Over the years, researchers have attempted to classify study techniques and identify the ones that are most optimal for learners. Unfortunately, it’s been hard for researchers to pinpoint which specific strategies are the best. This makes sense when we think about how different we all are as learners. Nevertheless, study behaviors are linked to academic performance.
Study behaviors enable us to acquire, organize, remember and use information. These behaviors include selecting how and where to study, taking good notes, time management, and self-testing. Researchers have divided study behaviors into four main categories:
✦ cognitive-based (e.g., studying with a friend),
✦ metacognitive (e.g., taking quizzes to test self-knowledge),
✦ repetition-based (e.g., flashcards) and
✦ procedural (e.g., time management).
Here are some suggestions, based on empirical research that can help you improve your study behaviors.
Consider Healthy Behaviours
Let’s be honest. Self-care needs to come first. You’re not helping yourself if you’re not moving, eating or sleeping properly. Ask yourself whether you get enough sleep, how much sleep you get the night before a test, and if you are getting enough exercise and eating properly.
Sleep greatly affects memory formation.
Assess How You Have Been Studying
Ask yourself the following questions and think about what areas you can improve upon.
- Do I read the assigned chapters before my tests?
- Do I read them before my classes, after, or just before my tests?
- How much time do I spend on studying for tests?
- Do I read my assigned chapters once or more than once?
Remember repetition influences memory formation and recall.
Assess Your Note-Taking Skills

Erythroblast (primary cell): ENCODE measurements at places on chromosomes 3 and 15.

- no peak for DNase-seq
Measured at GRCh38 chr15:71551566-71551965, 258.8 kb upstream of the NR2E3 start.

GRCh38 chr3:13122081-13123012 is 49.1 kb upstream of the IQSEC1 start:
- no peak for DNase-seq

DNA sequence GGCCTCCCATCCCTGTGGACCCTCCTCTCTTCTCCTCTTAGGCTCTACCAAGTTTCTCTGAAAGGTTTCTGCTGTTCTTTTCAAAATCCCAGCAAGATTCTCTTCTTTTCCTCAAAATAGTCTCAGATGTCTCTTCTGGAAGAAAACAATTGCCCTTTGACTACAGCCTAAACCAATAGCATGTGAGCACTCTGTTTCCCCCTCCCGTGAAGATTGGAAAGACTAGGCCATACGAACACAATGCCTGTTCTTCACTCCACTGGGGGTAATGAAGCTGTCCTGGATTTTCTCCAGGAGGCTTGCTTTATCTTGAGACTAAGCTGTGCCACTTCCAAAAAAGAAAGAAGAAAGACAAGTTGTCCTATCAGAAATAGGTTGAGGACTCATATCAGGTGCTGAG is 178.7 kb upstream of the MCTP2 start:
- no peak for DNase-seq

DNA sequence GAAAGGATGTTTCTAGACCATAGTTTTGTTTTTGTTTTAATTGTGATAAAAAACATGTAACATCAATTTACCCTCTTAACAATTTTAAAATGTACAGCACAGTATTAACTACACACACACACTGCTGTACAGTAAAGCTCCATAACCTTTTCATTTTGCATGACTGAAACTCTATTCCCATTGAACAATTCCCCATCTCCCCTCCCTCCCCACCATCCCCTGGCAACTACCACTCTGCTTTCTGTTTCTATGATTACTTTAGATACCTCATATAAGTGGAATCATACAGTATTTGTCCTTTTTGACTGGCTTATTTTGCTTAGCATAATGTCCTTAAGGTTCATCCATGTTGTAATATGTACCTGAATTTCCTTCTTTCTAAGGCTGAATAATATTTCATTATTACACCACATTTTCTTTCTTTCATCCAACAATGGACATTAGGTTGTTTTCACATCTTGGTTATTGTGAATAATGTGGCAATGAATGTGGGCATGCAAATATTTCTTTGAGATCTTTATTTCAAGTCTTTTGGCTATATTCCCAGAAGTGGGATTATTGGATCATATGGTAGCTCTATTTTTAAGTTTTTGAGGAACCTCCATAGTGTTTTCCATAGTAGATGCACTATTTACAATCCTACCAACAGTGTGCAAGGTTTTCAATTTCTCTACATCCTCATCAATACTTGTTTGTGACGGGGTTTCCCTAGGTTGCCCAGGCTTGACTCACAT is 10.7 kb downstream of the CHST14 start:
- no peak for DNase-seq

Ask yourself the following:
- Do I take good notes?
- Do I review my notes after class to correct errors?
Also, consider the quality of your notes and consider improvements (e.g., leave more space, use topic headings, and write down examples used by your instructor).
Think About How Much You “Know” the Material
There is a difference between going over material to the point where you “recognize” the material as familiar and deeply understanding it. Students often think they know material if the material is right in front of them. Can you apply the concepts you have learned? Can you answer questions if a friend asked you about the concepts?
Other Research Supported Strategies
Research relating to educational achievement and study techniques show that the following strategies are effective:
- Schedule daily studying and homework time
- Make lists of what you need to accomplish during studying
- Put off pleasurable events until work is completed
- Read the textbook provided
- Review the class textbook/assignments before class
- Create mnemonics and vivid mental images of what you’re learning
- Memorize through repetition
- Generate examples to apply the concepts
- Answer chapter review questions
Things to Avoid
- Spending too much time on key terms or summaries and paying less attention to other behaviors (like completing review questions)
- Highlighting too much text—you need to know what the important information is
- Using chapter review questions as additional content to study instead of using them to test your knowledge
- “Studying with a friend” should only involve testing one other, so don’t waste time working on review questions or reviewing notes with friends
Give Yourself Time
No specific strategy will work all of the time, for all students, in all classes. Different exams call for different strategies. Your study skills will not improve overnight. Be patient with yourself and keep working on them.